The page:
Obama looked through binoculars toward North Korea (2012)
President Obama denies North Korea can make a nuclear strike against the U.S. or its allies, claiming they cannot make a nuclear weapon "miniaturized" (small and lightweight enough) for missile delivery.
The miniaturization myth never made sense technically and is contradicted by the defense community. But a gullible press goes along with Obama's fiction that North Korea may not have nuclear armed missiles because they have not yet mastered warhead miniaturization.
Now a CNN headline reports "Intel Officials: North Korea 'Probably' Has Miniaturized Nuke." CNN interviewed Adm. William Gortney, commander of North American Aerospace Defense (NORAD), the most outspoken senior officer warning North Korea can strike the U.S. mainland.
On Oct. 8, 2015, NORAD Commander Gortney told the Atlantic Council, "I agree with the intelligence community that we assess that they [the North Koreans] have the ability, they have the weapons, and they have the ability to miniaturize those weapons, and they have the ability to put them on a rocket that can range the [U.S.] homeland."
On April 7, 2015, Gortney said NORAD is moving back into the underground bunker inside Cheyenne Mountain, spending $700 million to further harden the bunker against nuclear electromagnetic pulse (EMP) attack from North Korea and others.
In March 2016, the Pentagon confirmed North Korea recently rolled out a new intercontinental ballistic missile (ICBM) the KN-14, having longer range than North Korea's KN-08 ICBM deployed in 2012. Both missiles are armed with nuclear warheads and can strike the U.S. mainland.
The Pentagon also recently announced Gortney will be the first combatant commander replaced by a woman officer, another first for President Obama's sexual revolution in the military. Perhaps this is merely coincidence, or maybe continues Obama's pattern of punishing those who speak truth about North Korea's nuclear missile threat.
Three years ago the defense community got the message not to speak too loudly about nuclear missile threats from North Korea. In 2013, North Korean dictator Kim Jong Un threatened nuclear strikes against the U.S., South Korea, and Japan.
President Obama told NBC on April 16, 2013, he did not believe "North Korea yet had the ability to miniaturize a nuclear weapon to fit atop a missile." White House spokesmen Jay Carney said on April 12,"...obviously the North Koreans have tested nuclear weapons . . . What they have not done is demonstrate . . . a capability to deploy a nuclear-armed missile--attach a warhead to a missile and fire it."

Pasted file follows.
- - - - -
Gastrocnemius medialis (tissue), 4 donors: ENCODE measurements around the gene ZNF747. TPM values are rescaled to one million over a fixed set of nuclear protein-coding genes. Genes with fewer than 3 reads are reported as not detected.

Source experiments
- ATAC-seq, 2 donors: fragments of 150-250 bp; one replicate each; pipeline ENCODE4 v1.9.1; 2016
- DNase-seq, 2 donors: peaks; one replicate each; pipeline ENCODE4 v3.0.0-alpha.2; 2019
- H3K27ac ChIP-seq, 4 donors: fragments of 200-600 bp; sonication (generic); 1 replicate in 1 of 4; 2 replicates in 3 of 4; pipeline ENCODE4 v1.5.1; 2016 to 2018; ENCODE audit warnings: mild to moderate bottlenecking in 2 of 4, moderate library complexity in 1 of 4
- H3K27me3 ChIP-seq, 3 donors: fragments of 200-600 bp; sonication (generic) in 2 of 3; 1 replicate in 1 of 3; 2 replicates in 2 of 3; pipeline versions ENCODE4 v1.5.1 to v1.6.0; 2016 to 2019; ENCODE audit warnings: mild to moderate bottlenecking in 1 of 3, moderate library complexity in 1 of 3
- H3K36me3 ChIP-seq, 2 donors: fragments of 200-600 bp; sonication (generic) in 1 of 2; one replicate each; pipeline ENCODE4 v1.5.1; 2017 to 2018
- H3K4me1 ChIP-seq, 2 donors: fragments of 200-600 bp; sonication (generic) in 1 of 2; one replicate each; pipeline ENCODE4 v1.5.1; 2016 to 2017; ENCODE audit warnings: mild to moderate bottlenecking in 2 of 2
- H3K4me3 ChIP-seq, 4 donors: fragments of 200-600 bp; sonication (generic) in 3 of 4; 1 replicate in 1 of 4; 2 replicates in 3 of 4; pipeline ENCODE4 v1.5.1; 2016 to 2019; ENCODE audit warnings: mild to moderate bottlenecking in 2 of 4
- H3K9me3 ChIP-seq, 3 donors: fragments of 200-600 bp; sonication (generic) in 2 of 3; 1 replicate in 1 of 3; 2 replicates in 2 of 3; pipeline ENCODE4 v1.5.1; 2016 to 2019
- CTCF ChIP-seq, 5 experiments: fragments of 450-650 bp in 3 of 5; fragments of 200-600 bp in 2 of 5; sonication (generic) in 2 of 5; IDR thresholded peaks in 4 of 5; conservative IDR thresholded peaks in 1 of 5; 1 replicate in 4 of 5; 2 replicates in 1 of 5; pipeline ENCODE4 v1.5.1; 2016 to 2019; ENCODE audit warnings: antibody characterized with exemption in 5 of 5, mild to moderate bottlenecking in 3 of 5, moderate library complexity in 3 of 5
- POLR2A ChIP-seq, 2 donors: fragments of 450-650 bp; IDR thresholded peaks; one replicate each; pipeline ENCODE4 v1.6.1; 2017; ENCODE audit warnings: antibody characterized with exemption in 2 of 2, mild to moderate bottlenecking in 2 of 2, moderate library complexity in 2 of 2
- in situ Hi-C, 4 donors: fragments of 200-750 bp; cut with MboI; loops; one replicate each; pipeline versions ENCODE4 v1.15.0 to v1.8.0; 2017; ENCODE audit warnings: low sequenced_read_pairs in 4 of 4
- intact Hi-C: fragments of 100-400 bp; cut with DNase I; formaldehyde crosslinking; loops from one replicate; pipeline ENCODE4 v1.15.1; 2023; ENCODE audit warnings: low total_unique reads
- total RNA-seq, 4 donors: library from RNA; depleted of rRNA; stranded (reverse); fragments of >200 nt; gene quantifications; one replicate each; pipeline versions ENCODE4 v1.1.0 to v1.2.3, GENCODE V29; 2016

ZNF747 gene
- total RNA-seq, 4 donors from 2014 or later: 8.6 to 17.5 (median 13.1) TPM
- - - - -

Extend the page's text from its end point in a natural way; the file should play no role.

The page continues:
Ironically, on April 16, 2013, on the very day Obama told Americans that Kim Jong Un could not strike the U.S., North Korea's KSM-3 satellite passed over Washington, D.C., and New York City at the optimum trajectory for a surprise EMP attack.
While Obama publicly dismissed North Korea's threats, the Defense Intelligence Agency (DIA) privately briefed Congress that North Korea does have nuclear armed missiles--which leaked to the press. Director of National Intelligence, James Clapper, went to bat for Obama, claiming DIA "did not reflect the consensus view of the 15 other intelligence agencies," according to The New York Times.
But DIA and CIA are the lead agencies for assessing foreign missile threats (few of the 15 others have any expertise) and both reportedly agree North Korea can make nuclear missile warheads.
Obama's miniaturization myth never made technical sense.
Any nation that can make nuclear weapons and orbit a satellite can master the far easier technical challenge of warhead miniaturization.
In the 1950s, the biggest problem was reducing the size and weight of electronics. The microelectronics revolution solved most of the miniaturization problem for all nuclear aspirant nations--including North Korea.
Obama's miniaturization myth so gulled the press that, even when Kim Jong Un recently posed with apparently a miniaturized implosion-type nuclear warhead, the press derided the photo, until corrected by experts.
Ted Cruz has not been swayed by myth and press ignorance.
Cruz said North Korea's Feb. 7 launch of the KSM-4 satellite, orbiting the U.S., could practice an EMP attack that would blackout the national grid, killing millions. "Instant experts" in the Washington Post belittled Cruz, claiming (inaccurately) that EMP attack requires a high-yield H-bomb, too big for the satellite, and great accuracy.
In fact, Cruz is right and his critics wrong.
In 2004, Russian generals warned the EMP Commission the design for their super-EMP warhead leaked "accidentally" to North Korea. A super-EMP weapon would probably be small enough to fit on North Korea's satellites.
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Why the double standard for North Korea?
President Obama does not want North Korean nuclear missiles to be part of his legacy. And to acknowledge this threat, which arose despite President Bill Clinton's nuclear deal with Pyongyang, is to acknowledge the futility of Obama's nuclear deal with Iran--North Korea's strategic partner.
Nuclear North Korea Is No Paper Tiger
Twenty-four hours after the U.S. persuaded the United Nations to impose what is advertised by the Obama administration as the toughest sanctions yet on North Korea, for its illegal nuclear and missile tests of Jan. 6 and Feb. 7, on March 3, dictator Kim Jong Un responded by ordering his armed forces to be ready to use nuclear weapons "at any time" and to be prepared to make a "preemptive attack."